He made his Chiefs debut during the 2021/22 season in the Premiership Rugby Cup against Bristol Bears. Within weeks, he was featuring for the Devon club in the Heineken Champions Cup and Gallagher Premiership.

Jenkins admits that Paul O’Connell was one of his childhood heroes – except this weekend, he will be trying to unpick the Lions legend’s lineout codes.



The gifted French scrum-half Antoine Dupont leads the field in more ways than one as he boasts more Instagram followers than any of his rivals; Romain Ntamack (352,000) and Owen Farrell (343,000) trail, distantly.

Of the Irish, Conor Murray may not be guaranteed a place except on this list, ranking fifth with 243,000 ahead of Jonathan Sexton in seventh on 222,000.


2003: Wales 24 Ireland 25

Almost an ignored classic, perhaps understandably given the shedloads of drama that has been shoehorned into the subsequent two decades.

Twenty years on, this seems like a different sport; maybe not better, but much more fun. Knock-ons galore, two leading to Welsh tries, and a bit of stamping (on Brian O'Driscoll’s noggin).

And it also featured a supreme seven, Keith Gleeson, notching a brace of tries in his pomp to put his side seemingly in the clear, 19-7, at half-time.

However, tries from Stephen Jones, Martyn Williams – no mean flanker himself – and Gareth Thomas gave Wales an edge, seemingly confirmed by Jones’ late dropped goal.

Step up Ronan O’Gara, who responded in a heart-stopping finale when his restart bounced off a Welsh head and into Malcolm O’Kelly’s bread basket.

Still, Wales came back, and when Justin Bishop deliberately knocked on, Jones essayed another drop, presuming he would have a penalty advantage.

Referee Steve Lander had his arm out. Penalty or scrum? We hardly knew. Denis Hickie launched himself at Jones and blocked the kick.

Lander later said it had been a scrum advantage. “Shamrocked!” screamed our colleagues in the Western Mail.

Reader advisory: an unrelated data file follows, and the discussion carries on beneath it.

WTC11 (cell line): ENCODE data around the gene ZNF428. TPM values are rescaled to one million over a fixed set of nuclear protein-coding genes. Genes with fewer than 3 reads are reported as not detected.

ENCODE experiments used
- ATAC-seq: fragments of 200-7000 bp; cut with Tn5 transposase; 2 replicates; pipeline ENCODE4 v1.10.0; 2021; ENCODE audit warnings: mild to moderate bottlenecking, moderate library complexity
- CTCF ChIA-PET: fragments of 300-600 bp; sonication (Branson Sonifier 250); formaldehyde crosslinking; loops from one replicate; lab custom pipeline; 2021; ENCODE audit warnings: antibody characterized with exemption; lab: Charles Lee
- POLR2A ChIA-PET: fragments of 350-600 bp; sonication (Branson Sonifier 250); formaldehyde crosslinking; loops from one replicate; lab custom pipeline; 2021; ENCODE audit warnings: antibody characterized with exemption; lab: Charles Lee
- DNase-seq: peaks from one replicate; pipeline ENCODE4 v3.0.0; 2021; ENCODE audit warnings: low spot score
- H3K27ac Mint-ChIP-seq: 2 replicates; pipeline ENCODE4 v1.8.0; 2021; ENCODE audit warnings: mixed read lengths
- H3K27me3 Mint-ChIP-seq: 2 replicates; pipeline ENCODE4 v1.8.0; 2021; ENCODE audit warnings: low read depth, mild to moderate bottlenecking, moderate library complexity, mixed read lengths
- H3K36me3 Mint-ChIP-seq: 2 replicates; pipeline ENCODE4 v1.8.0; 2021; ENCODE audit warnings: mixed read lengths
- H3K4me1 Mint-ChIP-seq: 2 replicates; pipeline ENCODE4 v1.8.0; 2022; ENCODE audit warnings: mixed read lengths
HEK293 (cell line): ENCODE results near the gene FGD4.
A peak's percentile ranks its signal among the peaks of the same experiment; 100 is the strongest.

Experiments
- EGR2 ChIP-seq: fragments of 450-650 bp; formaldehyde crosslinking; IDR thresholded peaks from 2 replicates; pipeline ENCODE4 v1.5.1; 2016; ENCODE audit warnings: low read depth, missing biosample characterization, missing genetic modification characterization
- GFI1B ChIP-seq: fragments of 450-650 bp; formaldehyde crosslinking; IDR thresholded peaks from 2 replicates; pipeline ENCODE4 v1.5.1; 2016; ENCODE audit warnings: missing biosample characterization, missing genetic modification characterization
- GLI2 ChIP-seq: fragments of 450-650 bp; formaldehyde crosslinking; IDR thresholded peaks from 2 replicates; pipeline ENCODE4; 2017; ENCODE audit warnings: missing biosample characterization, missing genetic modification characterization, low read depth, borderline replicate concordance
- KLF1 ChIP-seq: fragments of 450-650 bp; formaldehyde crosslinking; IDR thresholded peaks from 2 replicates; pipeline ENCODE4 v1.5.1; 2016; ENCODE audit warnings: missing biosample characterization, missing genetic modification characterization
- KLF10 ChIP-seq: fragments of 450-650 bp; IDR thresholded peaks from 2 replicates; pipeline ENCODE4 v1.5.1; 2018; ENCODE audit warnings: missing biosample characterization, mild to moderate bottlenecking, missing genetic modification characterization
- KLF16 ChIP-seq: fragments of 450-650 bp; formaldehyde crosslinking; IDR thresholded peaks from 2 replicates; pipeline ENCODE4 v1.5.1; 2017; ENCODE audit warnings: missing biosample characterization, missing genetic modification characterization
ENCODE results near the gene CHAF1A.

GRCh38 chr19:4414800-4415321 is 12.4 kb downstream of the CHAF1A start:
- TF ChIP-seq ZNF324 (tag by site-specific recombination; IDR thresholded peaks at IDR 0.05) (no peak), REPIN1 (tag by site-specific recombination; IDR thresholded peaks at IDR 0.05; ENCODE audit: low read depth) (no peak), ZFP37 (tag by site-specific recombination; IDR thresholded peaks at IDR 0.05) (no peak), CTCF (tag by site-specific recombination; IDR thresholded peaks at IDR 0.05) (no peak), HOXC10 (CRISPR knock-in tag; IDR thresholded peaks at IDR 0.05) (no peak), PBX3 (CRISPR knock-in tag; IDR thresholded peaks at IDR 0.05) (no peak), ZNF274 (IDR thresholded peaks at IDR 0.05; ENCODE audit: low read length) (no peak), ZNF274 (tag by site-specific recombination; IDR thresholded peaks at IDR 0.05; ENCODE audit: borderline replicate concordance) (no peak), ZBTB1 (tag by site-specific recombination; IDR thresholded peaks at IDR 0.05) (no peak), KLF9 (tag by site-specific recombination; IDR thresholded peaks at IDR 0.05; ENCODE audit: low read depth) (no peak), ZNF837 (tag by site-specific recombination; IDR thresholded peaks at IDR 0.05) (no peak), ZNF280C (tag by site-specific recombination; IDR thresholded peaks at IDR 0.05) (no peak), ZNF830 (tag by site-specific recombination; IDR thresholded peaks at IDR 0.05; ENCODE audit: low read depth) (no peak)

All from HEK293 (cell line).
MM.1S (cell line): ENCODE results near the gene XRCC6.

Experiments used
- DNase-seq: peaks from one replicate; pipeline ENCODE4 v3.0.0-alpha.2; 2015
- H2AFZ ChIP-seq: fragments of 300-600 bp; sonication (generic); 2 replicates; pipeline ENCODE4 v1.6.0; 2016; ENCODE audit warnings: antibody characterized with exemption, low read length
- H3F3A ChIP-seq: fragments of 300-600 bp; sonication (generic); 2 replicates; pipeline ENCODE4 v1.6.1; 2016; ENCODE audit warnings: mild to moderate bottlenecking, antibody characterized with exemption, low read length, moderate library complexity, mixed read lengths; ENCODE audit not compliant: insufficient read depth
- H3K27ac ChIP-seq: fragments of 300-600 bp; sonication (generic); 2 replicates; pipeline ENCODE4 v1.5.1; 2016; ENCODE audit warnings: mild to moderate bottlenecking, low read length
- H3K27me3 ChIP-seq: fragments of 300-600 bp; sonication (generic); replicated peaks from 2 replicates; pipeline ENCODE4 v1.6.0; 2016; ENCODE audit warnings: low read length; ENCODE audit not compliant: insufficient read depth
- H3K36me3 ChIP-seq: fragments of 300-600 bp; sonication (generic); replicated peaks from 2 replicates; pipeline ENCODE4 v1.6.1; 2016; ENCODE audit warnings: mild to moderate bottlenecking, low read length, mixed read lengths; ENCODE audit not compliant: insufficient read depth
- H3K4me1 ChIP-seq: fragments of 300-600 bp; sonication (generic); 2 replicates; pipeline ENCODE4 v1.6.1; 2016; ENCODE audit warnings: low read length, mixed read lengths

Mercifully, none of us had to file match reports or player ratings on the whistle!

It wouldn’t be the first time the grand old city would see late dropped goal dramas being played out between Messrs Jones and O’Gara.

That would come later. For now, a Grand Slam beckoned.

"A showdown for the Grand Slam, the winner takes all and the devil take the hindmost,” said Eddie O’Sullivan in inimitable fashion.

Within a week, Ireland’s dreams were carpeted by Martin Johnson’s marauding English.

Wales: R Williams (Cardiff); M Jones (Llanelli; Watkins, Newport, 11), Taylor (Swansea; Harris, Cardiff, 61), Shanklin (Saracens), G Thomas (Bridgend); S Jones (Llanelli); Cooper (Bath; Peel, Llanelli, 50); I Thomas (Llanelli), Humphreys (Bath, capt; Davies, Pontypridd, 42), Jenkins (Pontypridd; Madden, Llanelli, 75), Sidoli (Pontypridd), Llewellyn (Neath), Charvis (Swansea), M Williams (Cardiff), D Jones (Llanelli).

Tries: S Jones, M Williams, G Thomas. Cons: S Jones 3. Drop-goal: S Jones.

Ireland: Murphy (Leicester); Bishop (London Irish), O'Driscoll (Leinster, capt), Maggs (Bath), Hickie (Leinster); Humphreys (Ulster; O'Gara, Munster, 70), Stringer (Munster); Horan (Leinster; Fitzpatrick, Ulster, 75), Byrne (Leinster), Hayes (Munster), Cullen (Leinster; O'Callaghan, Munster, 70), O'Kelly (Leinster), Quinlan (Munster; Miller, Leinster, 76), Gleeson (Leinster), Foley (Munster).

Tries: Gleeson 2. Pens: Humphreys 4. O'Gara.

Referee: S Lander (England).

Attendance: 72,500.


Osborne ready to go

“The dream is to make the first cap. I’ll be desperate to take a chance if I get one. I know the coaches from the Emerging Ireland tour and know how they want to play, so that makes the transition a little easier.” Uncapped Leinster star Jamie Osborne